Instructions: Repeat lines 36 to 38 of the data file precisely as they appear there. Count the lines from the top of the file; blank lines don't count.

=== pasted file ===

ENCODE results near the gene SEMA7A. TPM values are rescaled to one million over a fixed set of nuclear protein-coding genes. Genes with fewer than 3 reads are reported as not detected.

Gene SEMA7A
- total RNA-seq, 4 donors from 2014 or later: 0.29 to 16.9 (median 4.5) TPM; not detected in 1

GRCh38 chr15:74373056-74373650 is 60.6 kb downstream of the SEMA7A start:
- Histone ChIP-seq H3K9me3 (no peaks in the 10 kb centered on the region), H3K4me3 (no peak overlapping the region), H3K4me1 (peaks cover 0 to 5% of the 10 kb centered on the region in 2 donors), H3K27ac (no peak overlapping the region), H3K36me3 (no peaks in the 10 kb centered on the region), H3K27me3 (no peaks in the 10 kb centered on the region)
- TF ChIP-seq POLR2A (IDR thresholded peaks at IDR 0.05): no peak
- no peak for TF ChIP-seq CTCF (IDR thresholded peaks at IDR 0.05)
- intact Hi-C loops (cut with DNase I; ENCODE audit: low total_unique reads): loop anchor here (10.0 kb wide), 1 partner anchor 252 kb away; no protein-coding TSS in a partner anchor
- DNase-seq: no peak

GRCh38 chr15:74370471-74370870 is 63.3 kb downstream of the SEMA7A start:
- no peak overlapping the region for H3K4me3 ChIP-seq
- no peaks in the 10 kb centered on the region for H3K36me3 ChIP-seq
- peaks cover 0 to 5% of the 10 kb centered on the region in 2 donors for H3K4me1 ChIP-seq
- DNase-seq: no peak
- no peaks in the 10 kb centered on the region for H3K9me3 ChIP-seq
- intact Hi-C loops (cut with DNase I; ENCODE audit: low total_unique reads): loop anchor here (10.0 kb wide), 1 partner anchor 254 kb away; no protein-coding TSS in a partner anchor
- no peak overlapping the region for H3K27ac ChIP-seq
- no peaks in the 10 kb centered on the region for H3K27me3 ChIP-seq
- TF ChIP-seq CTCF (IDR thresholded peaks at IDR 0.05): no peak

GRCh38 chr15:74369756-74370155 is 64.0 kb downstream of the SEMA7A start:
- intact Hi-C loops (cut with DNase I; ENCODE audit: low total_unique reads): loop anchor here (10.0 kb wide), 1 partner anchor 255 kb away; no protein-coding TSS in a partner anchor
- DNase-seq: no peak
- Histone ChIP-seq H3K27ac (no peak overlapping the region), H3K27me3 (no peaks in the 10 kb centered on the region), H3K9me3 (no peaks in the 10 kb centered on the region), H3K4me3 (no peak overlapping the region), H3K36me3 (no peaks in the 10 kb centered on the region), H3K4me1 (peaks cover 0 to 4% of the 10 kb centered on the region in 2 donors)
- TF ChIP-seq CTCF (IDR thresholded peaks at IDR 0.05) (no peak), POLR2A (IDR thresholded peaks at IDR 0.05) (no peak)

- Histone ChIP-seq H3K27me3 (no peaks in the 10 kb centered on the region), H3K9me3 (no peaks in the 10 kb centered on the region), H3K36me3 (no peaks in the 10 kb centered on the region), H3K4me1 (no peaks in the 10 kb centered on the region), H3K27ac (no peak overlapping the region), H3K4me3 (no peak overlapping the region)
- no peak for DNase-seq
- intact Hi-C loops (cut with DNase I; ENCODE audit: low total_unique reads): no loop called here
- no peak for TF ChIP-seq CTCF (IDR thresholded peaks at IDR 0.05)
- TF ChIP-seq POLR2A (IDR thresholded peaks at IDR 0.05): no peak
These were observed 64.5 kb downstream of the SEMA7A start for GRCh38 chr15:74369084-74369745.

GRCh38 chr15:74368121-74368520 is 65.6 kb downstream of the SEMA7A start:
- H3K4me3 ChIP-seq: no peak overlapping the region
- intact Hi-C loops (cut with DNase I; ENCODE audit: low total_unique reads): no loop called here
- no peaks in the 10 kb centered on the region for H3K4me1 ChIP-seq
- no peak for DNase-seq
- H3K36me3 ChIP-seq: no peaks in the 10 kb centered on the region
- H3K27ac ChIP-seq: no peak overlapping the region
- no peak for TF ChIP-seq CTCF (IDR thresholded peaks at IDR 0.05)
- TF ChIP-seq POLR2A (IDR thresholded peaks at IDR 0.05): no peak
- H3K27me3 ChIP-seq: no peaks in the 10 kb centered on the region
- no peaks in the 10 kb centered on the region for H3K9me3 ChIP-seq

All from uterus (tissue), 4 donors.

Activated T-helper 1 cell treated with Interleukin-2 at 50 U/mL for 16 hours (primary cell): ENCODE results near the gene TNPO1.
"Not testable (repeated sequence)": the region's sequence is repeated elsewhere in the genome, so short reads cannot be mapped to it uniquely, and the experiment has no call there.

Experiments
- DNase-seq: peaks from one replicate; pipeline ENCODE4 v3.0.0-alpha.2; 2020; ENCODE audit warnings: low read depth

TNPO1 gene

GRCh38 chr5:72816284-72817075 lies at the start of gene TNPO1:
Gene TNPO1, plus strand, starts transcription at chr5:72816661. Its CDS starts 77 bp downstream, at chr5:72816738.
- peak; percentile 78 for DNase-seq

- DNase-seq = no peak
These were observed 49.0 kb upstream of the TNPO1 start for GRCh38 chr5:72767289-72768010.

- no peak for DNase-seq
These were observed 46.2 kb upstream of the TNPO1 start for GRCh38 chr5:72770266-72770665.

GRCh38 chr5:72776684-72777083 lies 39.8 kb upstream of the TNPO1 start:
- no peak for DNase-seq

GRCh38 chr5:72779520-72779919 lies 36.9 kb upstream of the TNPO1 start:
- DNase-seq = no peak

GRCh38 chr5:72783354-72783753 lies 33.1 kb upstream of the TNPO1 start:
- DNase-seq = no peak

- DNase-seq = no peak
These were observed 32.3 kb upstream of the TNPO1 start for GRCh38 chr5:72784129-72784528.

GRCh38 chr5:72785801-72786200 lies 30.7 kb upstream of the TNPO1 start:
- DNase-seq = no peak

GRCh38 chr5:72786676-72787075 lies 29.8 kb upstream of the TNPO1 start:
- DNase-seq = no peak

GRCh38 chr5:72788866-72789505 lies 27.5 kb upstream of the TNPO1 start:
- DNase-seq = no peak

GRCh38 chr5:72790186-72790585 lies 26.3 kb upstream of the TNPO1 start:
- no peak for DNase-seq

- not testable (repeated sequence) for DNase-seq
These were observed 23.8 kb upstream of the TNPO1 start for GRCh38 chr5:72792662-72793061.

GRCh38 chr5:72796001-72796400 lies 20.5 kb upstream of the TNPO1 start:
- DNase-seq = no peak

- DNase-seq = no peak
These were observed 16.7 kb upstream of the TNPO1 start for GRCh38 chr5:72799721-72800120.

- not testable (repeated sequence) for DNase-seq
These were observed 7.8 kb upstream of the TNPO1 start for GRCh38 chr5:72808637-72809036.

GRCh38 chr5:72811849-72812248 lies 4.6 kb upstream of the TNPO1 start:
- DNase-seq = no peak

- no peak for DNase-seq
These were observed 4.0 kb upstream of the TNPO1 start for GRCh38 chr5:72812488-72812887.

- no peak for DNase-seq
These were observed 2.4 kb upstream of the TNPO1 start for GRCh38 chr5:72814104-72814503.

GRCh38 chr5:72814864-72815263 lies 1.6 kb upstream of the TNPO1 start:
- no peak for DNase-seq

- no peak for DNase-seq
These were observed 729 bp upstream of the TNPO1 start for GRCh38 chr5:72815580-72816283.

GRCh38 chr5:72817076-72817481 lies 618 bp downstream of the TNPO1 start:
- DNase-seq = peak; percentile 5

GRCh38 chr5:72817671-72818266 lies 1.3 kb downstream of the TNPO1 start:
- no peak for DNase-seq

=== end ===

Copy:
- H3K36me3 ChIP-seq: no peaks in the 10 kb centered on the region
- H3K27ac ChIP-seq: no peak overlapping the region
- no peak for TF ChIP-seq CTCF (IDR thresholded peaks at IDR 0.05)